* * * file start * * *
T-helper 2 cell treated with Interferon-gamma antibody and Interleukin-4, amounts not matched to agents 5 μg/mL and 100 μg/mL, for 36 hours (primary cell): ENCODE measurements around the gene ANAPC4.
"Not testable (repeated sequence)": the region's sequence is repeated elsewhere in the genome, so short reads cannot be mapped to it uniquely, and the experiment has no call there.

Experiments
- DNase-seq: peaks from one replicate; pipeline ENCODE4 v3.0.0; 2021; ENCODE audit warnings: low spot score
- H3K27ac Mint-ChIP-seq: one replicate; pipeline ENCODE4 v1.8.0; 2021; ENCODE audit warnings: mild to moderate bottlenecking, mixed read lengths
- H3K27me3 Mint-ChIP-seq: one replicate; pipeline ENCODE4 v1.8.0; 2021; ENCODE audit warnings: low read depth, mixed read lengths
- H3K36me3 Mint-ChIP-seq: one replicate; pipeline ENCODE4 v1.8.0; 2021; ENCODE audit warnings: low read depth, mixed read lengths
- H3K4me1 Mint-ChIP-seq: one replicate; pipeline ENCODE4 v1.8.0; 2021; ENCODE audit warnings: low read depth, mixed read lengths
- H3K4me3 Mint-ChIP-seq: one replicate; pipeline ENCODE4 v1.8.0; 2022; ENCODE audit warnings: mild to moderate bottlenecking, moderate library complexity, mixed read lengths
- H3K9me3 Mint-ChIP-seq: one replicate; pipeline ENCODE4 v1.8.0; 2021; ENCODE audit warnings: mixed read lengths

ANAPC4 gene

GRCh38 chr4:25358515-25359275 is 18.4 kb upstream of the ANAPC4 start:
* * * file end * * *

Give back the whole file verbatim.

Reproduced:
T-helper 2 cell treated with Interferon-gamma antibody and Interleukin-4, amounts not matched to agents 5 μg/mL and 100 μg/mL, for 36 hours (primary cell): ENCODE measurements around the gene ANAPC4.
"Not testable (repeated sequence)": the region's sequence is repeated elsewhere in the genome, so short reads cannot be mapped to it uniquely, and the experiment has no call there.

Experiments
- DNase-seq: peaks from one replicate; pipeline ENCODE4 v3.0.0; 2021; ENCODE audit warnings: low spot score
- H3K27ac Mint-ChIP-seq: one replicate; pipeline ENCODE4 v1.8.0; 2021; ENCODE audit warnings: mild to moderate bottlenecking, mixed read lengths
- H3K27me3 Mint-ChIP-seq: one replicate; pipeline ENCODE4 v1.8.0; 2021; ENCODE audit warnings: low read depth, mixed read lengths
- H3K36me3 Mint-ChIP-seq: one replicate; pipeline ENCODE4 v1.8.0; 2021; ENCODE audit warnings: low read depth, mixed read lengths
- H3K4me1 Mint-ChIP-seq: one replicate; pipeline ENCODE4 v1.8.0; 2021; ENCODE audit warnings: low read depth, mixed read lengths
- H3K4me3 Mint-ChIP-seq: one replicate; pipeline ENCODE4 v1.8.0; 2022; ENCODE audit warnings: mild to moderate bottlenecking, moderate library complexity, mixed read lengths
- H3K9me3 Mint-ChIP-seq: one replicate; pipeline ENCODE4 v1.8.0; 2021; ENCODE audit warnings: mixed read lengths

ANAPC4 gene

GRCh38 chr4:25358515-25359275 is 18.4 kb upstream of the ANAPC4 start: